July 15, 2011

Systems-based management works, now keep the momentum going

Invest in new habits


A flip through the Landscape Trades archives shows how the magazine's focus has changed over the years from a plant- and research-based publication, to one that offers ideas for better business management.

It has never before been so important to focus on the fundamentals of business operations. Uncertain weather, regulation-heavy governments and web-savvy customers, combined with a hesitant economy, have forced many companies to take a good hard look at all facets of their businesses, to remain competitive and profitable. Knowing your numbers is critical in this new environment, yet mathematics and business skills were low on the radar when many of us we were choosing careers in horticulture. We were drawn to the hands-on, creative aspects of the job.

To help us right-brain thinkers, business coaches and management consultants have created systems for the landscape industry that streamline everything from estimating, scheduling, selling, loading trucks and human resources management through to web analytics and marketing. In the off-season, the industry's trade shows and associations offer many courses that teach systems-based management, and show how to benefit from them. There's undeniable proof that systems work. Many of the articles in Landscape Trades are written by those who have turned their operation around using them. Those stories are still there to help, posted on www.landscapetrades.com.

But how do you make the change from operating intuitively to systematically? Even though it's absolutely the right thing to do, sometimes in the heat of the moment, crews or managers can slip back into the old problem-causing habits. How do you train yourself to stick to the new system? How do you create new habits for your entire staff?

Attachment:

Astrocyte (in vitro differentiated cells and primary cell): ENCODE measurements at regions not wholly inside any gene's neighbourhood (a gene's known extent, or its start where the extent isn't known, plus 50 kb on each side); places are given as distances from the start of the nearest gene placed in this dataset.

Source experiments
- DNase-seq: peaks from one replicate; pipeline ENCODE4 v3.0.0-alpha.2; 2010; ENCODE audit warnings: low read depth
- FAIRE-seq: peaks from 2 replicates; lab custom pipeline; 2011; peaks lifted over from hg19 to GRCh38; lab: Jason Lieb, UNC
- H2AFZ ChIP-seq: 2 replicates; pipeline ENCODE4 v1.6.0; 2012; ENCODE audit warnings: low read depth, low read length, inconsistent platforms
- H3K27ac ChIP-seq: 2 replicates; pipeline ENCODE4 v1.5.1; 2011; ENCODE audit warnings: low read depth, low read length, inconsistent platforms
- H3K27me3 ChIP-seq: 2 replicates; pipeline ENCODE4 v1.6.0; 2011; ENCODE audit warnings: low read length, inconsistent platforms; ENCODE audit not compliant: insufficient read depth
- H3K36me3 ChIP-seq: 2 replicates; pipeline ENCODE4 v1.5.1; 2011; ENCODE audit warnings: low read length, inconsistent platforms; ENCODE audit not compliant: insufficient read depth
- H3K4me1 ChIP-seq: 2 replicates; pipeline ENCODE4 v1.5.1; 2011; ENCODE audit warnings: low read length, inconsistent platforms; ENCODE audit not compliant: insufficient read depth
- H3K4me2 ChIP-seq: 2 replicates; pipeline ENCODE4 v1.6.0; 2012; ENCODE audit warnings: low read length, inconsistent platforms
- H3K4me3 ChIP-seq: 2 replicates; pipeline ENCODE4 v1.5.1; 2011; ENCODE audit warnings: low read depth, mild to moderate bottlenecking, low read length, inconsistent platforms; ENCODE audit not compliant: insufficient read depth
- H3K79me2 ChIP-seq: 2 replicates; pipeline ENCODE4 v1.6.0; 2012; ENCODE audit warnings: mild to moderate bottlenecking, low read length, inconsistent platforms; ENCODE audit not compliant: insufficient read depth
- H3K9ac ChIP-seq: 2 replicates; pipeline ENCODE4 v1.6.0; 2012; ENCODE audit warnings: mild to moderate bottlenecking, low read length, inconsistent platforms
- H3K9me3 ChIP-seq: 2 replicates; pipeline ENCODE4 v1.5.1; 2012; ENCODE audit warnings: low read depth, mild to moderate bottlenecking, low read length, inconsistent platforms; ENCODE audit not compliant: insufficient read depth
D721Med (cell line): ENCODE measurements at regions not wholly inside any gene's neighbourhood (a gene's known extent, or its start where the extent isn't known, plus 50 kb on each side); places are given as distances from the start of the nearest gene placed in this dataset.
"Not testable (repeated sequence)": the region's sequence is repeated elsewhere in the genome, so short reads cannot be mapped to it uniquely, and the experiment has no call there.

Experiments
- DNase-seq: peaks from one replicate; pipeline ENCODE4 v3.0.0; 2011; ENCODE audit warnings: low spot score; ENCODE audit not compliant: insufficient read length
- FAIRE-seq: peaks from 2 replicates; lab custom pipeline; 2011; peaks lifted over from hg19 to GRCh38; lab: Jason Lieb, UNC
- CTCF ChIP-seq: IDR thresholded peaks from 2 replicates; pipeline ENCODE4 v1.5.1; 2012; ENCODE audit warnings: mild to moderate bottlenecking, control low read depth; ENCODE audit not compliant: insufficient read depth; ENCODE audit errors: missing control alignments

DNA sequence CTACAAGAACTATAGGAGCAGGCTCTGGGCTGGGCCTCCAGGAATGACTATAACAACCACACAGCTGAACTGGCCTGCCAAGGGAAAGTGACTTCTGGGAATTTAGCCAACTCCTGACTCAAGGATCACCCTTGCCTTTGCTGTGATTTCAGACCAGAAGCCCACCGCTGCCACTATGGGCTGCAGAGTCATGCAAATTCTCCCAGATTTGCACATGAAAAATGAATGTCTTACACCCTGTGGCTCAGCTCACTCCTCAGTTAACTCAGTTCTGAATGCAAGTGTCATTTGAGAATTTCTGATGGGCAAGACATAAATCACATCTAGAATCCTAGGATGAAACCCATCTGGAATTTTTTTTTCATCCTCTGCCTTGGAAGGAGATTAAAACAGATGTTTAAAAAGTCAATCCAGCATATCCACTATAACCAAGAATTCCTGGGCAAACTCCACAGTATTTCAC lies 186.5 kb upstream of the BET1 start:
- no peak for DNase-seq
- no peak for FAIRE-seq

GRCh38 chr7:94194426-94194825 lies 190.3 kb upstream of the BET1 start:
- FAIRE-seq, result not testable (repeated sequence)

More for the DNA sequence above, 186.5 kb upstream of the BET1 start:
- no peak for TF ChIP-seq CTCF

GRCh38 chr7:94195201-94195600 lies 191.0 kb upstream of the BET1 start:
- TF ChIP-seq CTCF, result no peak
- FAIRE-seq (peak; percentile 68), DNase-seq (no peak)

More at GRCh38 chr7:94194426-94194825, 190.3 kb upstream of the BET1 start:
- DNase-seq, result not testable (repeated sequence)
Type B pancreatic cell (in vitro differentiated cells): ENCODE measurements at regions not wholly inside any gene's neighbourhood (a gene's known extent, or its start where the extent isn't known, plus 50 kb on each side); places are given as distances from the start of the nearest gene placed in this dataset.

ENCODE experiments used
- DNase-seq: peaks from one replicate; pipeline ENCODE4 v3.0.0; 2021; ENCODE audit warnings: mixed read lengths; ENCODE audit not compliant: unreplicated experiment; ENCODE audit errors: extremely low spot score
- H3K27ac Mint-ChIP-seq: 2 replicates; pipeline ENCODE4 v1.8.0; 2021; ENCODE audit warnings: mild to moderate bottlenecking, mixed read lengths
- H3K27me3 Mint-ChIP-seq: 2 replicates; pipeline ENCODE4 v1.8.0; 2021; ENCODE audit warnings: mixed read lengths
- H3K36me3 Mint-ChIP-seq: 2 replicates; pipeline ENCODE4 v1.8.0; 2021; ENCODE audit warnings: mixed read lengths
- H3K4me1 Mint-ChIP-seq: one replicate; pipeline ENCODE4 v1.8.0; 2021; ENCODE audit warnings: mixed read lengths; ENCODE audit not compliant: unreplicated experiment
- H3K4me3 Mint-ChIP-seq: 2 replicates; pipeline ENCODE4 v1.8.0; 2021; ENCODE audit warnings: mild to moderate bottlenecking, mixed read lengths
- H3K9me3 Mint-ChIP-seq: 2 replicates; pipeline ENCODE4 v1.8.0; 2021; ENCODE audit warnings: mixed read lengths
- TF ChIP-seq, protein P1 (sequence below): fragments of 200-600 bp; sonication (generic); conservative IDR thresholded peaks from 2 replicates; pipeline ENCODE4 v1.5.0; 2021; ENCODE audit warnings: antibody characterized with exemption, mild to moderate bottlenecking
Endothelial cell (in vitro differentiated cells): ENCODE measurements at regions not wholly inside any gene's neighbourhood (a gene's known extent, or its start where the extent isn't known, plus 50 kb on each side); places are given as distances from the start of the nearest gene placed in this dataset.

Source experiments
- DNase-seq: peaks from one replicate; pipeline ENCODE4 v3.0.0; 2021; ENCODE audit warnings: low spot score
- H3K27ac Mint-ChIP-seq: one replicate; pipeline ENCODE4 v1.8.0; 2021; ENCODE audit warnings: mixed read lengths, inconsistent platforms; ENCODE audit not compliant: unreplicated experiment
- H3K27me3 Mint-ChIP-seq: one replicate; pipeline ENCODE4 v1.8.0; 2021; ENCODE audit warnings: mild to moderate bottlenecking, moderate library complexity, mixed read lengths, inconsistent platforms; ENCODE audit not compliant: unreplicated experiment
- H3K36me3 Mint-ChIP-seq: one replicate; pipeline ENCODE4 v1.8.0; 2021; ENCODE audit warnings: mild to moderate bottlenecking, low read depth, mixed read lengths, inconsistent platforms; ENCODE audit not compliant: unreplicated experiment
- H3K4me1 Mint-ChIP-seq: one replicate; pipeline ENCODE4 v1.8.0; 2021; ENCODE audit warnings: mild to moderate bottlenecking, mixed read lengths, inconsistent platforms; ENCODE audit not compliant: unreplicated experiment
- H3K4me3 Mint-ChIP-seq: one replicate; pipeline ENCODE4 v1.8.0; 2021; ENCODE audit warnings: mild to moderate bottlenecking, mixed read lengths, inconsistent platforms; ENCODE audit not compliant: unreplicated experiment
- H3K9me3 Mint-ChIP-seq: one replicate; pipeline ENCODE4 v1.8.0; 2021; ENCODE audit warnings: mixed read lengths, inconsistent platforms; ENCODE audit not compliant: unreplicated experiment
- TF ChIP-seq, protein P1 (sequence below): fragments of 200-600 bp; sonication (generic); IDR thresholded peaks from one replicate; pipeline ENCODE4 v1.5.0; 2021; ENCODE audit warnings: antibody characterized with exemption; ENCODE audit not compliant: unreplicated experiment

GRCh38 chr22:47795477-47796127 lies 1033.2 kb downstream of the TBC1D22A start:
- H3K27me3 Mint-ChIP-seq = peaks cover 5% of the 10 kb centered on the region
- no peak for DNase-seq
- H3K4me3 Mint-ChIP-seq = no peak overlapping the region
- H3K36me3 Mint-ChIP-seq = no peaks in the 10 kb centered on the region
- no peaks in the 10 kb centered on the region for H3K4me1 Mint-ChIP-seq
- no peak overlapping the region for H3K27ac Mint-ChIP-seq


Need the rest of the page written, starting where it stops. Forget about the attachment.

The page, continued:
Scott Young as recently featured on the blog, the99percent.com, and is obsessed with changing habits. He's devoted much of his adult life to studying habit-forming behaviour. Rather than drastically overhauling your company's entire behaviour in one fell swoop, he suggests a less daunting approach to forming new habits. Young argues that it's more important to first create and nurture a new habit, rather than looking for a big change with instant results. He advises people to set a conditioning period of at least 30 days to form the new habit; getting results is much easier once you already have the habit, whether it's a follow-up sales technique, new protocol for loading trucks or training staff. With good habits, results will just happen.

I've given up trying to explain to outsiders how the landscape industry works. It's a crazy pace of life that no one else can comprehend. When a crew is going full-tilt to complete a job, remembering to follow a new system can be a challenge.

If you've successfully implemented change, and kept the new system's momentum going throughout the year, I'd love to hear from you. Contact me at sarahw@landscapeontario.com.